Actually in 3rd grade we didn’t have illustrations – only Roman numeral I with A,B,C under it then Roman numeral II (closing/summary sentence) and wrote paragraphs, By 5th grade we were doing outlines and 5 paragraph papers. Research papers started the next year and every year after that ( grades 7-12 did 3 research papers a year: English, History, Science) We wrote until our fingers were little nubs. English essays/compositions every other week. Gads those teachers must have been blind before age 30yrs.
      The umbrella illustration( and others) was used with kids who just didn’t get outlines. A different approach- if a kid didn’t learn the concept the first time, no need to drag him/her through the same thing again – must use a different approach until that light goes on in their eyes….teachers used to adjust and teach to mastery. Not sure that’s a thing any more…have to be able to evaluate what the kid needs and flexible enough to find other strategies.
      For most, pictures are the key to lasting memory – worth a thousand words ( If it’s in focus HAHA)
      Thanks for stacking in a comment

      Liked by 1 person

  7. jacqueslebec / Jul 10 2020 3:42 pm

    “That bag much too heavy. She’d have rotator cup injuries.” Great observation, I laughed long after reading this sentence, so funny.

    Like

  8. disperser / Jul 10 2020 5:27 pm

    This is acceptable.

    Liked by 1 person

  9. disperser / Jul 10 2020 5:29 pm

    Except for the sentence beginning with “I think” . . .

    Liked by 1 person

    • philosophermouseofthehedge / Jul 10 2020 5:58 pm

      HA! You found it! (Forget that rule and an English teacher will haunt you….which explains the exhaustion today…)
      Thanks for marking up a comment

      Like

  10. sustainabilitea / Jul 10 2020 5:50 pm

    I’d like to work in “Don’t rain on my parade” but don’t know how and don’t want to spend too much time contemplating it, rather than my navel (orange.) Ha, sorry for the silliness. I put my umbrellas into storage when we moved to Arizona and doubt I’ll have much need of them, although I will take one when I drive to Wyoming. I’d love to whip the top of an umbrella around to block out those few covidiots who still don’t want to wear their masks in a state experiencing a huge spike. Sigh. And the covidiots on the internet, the Karens and Kens, (pity those sensible people named K or K) should be prodded quite hard with the top of the umbrella. That might give them something real to complain about.

    Cheers! 🙂 Hope I didn’t rain on your parade. Ha,ha,ha!! Got it.

    janet

    Liked by 1 person

    • philosophermouseofthehedge / Jul 10 2020 6:06 pm

      How about “Rain drops falling on my head” (Couldn’t get that in either.)
      It’s surprising how many use umbrellas for sun shields around here – we used to see them as kids were picked up and walked home from school – sigh. So picturesque.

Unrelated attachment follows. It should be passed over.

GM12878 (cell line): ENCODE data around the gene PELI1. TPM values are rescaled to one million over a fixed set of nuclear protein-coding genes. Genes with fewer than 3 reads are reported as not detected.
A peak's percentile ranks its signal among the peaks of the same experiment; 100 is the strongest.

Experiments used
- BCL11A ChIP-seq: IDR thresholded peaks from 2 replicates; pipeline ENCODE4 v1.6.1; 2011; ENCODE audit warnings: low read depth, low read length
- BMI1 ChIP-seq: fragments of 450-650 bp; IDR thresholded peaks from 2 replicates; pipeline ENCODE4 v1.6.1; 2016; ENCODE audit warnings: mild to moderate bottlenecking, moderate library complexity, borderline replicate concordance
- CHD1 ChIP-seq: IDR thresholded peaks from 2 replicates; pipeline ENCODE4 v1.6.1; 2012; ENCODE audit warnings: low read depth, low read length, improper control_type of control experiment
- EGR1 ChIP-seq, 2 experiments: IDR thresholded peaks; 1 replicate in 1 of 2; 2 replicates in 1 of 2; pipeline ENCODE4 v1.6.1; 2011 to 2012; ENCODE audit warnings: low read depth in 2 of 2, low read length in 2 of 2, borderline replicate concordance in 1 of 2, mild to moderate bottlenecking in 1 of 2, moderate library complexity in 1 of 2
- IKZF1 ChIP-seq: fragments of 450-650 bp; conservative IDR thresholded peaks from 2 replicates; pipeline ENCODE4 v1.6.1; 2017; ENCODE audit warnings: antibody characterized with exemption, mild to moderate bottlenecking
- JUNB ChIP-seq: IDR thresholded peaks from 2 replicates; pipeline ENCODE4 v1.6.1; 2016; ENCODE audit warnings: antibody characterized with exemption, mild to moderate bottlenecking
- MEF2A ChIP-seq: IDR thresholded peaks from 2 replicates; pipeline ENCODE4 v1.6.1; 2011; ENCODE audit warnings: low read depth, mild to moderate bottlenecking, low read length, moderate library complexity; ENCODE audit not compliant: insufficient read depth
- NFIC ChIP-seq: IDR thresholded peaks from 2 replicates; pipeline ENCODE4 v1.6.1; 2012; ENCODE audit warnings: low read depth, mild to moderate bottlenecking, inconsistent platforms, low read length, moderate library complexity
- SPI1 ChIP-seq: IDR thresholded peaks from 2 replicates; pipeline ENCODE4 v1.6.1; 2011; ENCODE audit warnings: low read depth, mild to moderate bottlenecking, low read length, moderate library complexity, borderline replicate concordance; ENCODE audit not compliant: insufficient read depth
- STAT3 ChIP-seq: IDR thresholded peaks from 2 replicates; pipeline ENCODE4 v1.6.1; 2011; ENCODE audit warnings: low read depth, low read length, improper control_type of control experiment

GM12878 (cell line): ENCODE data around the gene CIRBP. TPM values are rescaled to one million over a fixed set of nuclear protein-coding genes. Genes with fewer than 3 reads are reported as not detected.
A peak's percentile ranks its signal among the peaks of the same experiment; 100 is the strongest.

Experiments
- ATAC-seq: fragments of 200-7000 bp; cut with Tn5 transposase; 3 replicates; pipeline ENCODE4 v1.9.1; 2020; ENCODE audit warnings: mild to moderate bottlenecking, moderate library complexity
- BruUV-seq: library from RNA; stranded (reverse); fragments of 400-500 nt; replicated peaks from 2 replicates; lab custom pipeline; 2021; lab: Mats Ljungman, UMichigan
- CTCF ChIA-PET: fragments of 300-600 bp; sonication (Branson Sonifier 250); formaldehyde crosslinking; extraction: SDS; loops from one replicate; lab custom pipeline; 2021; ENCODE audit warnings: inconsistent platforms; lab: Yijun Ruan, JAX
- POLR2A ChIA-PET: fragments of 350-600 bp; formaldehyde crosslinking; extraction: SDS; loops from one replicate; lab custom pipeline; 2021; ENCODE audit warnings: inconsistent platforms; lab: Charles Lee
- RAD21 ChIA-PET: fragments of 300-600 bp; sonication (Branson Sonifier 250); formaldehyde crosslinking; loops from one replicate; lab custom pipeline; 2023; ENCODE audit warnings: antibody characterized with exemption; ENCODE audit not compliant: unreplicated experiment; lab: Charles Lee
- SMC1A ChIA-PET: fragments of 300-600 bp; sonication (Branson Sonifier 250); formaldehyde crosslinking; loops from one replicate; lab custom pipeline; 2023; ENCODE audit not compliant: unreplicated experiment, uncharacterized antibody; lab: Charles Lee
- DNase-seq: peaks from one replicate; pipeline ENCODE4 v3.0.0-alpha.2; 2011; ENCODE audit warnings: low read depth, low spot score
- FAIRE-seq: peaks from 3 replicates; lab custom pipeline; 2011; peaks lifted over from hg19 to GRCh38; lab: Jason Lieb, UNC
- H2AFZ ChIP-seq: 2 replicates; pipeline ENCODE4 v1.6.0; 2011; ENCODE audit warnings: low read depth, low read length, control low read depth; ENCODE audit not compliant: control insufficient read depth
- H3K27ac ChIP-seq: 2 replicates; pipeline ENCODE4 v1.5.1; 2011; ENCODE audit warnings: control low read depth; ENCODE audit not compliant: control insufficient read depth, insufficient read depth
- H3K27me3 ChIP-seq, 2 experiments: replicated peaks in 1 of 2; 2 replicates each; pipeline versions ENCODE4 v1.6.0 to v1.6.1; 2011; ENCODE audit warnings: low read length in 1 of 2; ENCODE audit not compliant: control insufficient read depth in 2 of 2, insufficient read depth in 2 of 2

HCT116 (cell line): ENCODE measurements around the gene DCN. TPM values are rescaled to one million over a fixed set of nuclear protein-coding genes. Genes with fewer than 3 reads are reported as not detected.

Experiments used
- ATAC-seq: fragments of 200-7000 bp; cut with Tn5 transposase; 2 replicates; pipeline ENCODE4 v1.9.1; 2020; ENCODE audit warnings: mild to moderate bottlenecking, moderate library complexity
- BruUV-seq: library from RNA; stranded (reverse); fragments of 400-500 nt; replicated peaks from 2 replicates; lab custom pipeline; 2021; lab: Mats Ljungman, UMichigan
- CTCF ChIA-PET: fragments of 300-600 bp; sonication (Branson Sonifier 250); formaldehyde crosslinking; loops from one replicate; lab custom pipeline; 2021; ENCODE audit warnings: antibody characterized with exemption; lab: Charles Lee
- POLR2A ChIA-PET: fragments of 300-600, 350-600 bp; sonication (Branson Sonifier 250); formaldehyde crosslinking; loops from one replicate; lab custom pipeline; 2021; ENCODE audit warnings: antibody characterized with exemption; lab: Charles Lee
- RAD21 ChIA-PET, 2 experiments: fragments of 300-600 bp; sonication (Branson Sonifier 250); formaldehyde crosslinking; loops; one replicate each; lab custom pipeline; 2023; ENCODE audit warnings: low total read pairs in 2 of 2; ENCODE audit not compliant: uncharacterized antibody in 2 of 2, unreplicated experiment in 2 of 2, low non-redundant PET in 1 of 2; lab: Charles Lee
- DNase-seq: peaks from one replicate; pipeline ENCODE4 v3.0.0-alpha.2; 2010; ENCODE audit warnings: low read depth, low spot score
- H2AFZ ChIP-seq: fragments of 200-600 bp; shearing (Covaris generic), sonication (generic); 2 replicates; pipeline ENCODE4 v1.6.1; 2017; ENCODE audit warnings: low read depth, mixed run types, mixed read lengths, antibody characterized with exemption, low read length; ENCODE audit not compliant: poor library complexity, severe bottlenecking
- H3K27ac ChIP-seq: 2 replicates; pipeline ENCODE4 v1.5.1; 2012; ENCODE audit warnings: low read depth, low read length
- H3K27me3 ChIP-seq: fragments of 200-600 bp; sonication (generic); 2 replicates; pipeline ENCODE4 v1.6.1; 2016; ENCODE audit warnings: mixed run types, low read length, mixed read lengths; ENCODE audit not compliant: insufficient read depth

One of my grandmothers had some elegant parasols from when she was young/traveled abroad. Much more elegant accessories than what people have now.
      You might want to keep an umbrella out…how else are you going to have Zorro sword battles in the grocery stores to back people off? HAHA
      I keep thinking…one of those clear bubble umbrellas that curved all the way down to your elbows…cooler than a mask – but would it work? Hmmmm. Will ask to ask some medical types. Masks are darn hot…fevers are worse, though.
      Stay cool and thanks for kicking the sand off a comment to leave here

      Liked by 1 person

      • sustainabilitea / Jul 10 2020 9:14 pm

        In France, we visited several towns where lace was done and saw an extremely elegant parasol, elegant but not useful for anything except for looks, which is fine.

        Like

  11. shoreacres / Jul 10 2020 6:13 pm

    Bumbershoot. That’s what it should be called (and has been, since about 1890). After all, with a bumbershoot, you can shoot all the bumbers who annoy you!

    Like

    • philosophermouseofthehedge / Jul 11 2020 2:57 pm

      How on earth did they popularize the current name for those half moons on a stick? Bumbershoot is so much better…especially considering the bumper-snarl sporting events on crowded sidewalks of elementary schools? (Oh, I guess that’s an experience that will no longer happen.)
      Smile is definitely my umbrella with your comment

      Like

  12. The Coastal Crone / Jul 11 2020 2:52 pm

    Heck, I think it is hard to recognize anyone wearing a mask. And if I smile no one sees it. Might as well add an umbrella to complete the isolation. I remember having a paper one with flowers as a kid and thought I was cool. And one would be useful in the summer heat. Stay well.

    Like

  13. Curt Mekemson / Jul 14 2020 9:31 am

    We are supposed to be enjoying the beach next week. I’m not a beach-type person unless its wild and filled with towering rock sculptures, crashing waves and zero to few people. But if I have to face an eastern-type beach, I want a comfy chair and a good book. And an umbrella. Baking in the sun gets you baked. But who ever thought one might be a handy tool in keeping a pandemic at bay!